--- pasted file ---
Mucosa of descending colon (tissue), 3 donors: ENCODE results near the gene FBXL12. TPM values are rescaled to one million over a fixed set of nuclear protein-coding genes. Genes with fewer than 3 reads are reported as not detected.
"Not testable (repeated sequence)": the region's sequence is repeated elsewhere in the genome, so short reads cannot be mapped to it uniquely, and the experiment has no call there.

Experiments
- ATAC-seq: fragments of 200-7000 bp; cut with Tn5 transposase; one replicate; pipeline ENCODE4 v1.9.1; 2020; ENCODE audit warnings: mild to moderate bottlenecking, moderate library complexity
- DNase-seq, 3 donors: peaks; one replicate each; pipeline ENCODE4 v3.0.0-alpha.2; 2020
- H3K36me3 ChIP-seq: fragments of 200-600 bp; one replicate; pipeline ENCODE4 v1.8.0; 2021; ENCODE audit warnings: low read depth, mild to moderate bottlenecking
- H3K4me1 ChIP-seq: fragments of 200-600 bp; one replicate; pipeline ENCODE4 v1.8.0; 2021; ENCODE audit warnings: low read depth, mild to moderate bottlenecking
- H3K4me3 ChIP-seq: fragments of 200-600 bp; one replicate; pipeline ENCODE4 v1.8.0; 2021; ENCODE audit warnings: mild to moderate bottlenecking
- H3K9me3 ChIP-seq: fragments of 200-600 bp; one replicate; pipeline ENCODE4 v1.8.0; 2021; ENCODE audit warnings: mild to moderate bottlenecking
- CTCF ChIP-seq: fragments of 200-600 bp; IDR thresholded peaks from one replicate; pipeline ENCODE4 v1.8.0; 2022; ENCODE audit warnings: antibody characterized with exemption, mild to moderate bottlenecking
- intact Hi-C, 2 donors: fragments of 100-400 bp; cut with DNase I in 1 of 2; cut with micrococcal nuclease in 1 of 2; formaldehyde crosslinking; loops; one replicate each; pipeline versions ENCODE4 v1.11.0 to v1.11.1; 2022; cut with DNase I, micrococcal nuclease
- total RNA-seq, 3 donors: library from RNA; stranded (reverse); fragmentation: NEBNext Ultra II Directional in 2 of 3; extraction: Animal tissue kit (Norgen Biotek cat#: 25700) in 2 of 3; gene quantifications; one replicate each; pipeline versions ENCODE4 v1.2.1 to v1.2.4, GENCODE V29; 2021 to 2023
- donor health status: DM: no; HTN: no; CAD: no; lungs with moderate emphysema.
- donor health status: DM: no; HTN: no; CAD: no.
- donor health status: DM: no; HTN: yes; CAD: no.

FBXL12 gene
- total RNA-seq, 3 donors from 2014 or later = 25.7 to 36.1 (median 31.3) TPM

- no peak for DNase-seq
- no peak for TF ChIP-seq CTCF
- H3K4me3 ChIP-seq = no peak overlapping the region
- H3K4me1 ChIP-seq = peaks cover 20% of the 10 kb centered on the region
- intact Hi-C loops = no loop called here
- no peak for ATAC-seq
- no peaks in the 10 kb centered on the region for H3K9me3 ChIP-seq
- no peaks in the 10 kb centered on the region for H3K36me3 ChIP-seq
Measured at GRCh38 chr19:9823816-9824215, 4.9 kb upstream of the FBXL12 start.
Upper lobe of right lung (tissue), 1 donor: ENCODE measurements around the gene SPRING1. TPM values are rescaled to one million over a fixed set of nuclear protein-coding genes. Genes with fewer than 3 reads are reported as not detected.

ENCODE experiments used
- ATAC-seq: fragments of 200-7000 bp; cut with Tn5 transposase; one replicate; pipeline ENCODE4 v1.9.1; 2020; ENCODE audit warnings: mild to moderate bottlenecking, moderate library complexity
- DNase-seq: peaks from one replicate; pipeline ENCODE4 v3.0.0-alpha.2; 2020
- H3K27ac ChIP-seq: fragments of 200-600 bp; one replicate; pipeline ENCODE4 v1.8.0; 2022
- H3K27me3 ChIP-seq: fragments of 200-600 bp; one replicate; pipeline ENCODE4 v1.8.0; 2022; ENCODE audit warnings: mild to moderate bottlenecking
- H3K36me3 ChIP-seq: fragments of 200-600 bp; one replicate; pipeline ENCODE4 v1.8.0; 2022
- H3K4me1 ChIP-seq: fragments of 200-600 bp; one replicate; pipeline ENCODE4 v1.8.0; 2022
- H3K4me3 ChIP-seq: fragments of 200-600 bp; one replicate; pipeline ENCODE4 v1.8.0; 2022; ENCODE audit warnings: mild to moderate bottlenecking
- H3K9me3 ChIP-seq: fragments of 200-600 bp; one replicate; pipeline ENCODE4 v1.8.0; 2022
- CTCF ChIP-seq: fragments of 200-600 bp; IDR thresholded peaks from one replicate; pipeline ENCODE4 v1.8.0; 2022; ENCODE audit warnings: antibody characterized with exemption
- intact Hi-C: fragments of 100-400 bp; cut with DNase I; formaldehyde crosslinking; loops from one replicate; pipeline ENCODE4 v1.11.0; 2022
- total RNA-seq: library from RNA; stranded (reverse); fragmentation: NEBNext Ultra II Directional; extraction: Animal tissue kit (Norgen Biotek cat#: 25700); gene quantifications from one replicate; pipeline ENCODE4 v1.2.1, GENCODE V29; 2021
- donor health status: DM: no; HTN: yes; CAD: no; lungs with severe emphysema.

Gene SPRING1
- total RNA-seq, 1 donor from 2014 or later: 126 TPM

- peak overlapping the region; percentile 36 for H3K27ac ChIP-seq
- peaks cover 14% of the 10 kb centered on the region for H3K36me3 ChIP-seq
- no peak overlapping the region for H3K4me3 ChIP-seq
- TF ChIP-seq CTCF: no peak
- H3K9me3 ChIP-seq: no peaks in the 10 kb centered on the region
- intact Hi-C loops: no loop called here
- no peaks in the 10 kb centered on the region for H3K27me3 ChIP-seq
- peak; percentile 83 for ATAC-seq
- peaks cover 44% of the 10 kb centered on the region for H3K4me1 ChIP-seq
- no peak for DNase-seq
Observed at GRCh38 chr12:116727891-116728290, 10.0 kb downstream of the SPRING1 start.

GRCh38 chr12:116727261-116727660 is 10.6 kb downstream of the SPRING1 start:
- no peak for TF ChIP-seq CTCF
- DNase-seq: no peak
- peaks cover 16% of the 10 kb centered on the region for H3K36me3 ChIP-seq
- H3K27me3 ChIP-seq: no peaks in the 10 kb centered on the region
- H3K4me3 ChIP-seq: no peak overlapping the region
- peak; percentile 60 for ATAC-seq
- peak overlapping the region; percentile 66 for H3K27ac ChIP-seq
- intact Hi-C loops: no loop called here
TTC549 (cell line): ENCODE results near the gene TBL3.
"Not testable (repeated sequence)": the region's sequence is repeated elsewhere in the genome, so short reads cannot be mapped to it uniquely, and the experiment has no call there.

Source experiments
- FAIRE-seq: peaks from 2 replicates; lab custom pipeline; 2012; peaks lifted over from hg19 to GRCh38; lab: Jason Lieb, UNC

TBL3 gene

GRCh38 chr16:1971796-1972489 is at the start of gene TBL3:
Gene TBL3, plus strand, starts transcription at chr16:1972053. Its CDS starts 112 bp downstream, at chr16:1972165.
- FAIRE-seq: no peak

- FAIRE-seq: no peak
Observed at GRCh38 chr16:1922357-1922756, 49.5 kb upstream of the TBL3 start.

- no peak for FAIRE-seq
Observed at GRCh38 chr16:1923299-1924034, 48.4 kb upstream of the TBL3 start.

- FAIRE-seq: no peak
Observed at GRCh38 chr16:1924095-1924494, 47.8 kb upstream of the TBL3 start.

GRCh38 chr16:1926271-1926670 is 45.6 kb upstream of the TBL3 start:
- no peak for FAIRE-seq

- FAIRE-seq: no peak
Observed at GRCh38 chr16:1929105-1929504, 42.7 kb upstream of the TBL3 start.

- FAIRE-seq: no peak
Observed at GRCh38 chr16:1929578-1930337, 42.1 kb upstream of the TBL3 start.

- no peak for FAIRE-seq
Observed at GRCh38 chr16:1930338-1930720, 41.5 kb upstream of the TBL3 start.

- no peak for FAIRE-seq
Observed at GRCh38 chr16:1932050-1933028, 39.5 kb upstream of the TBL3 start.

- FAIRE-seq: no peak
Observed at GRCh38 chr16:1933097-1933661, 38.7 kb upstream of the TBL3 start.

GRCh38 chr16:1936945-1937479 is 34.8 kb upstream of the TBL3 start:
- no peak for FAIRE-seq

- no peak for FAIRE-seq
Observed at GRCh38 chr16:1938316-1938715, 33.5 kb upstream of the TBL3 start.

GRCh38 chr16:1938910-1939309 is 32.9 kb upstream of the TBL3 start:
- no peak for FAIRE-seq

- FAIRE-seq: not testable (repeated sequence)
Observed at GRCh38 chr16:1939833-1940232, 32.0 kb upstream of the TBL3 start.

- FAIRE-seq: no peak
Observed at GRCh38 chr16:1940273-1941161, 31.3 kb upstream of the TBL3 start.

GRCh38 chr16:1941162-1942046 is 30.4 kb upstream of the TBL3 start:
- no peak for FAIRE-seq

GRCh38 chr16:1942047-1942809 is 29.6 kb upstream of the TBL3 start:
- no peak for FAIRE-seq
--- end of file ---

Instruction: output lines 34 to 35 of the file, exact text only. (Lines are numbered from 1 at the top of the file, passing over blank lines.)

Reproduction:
- H3K4me1 ChIP-seq: fragments of 200-600 bp; one replicate; pipeline ENCODE4 v1.8.0; 2022
- H3K4me3 ChIP-seq: fragments of 200-600 bp; one replicate; pipeline ENCODE4 v1.8.0; 2022; ENCODE audit warnings: mild to moderate bottlenecking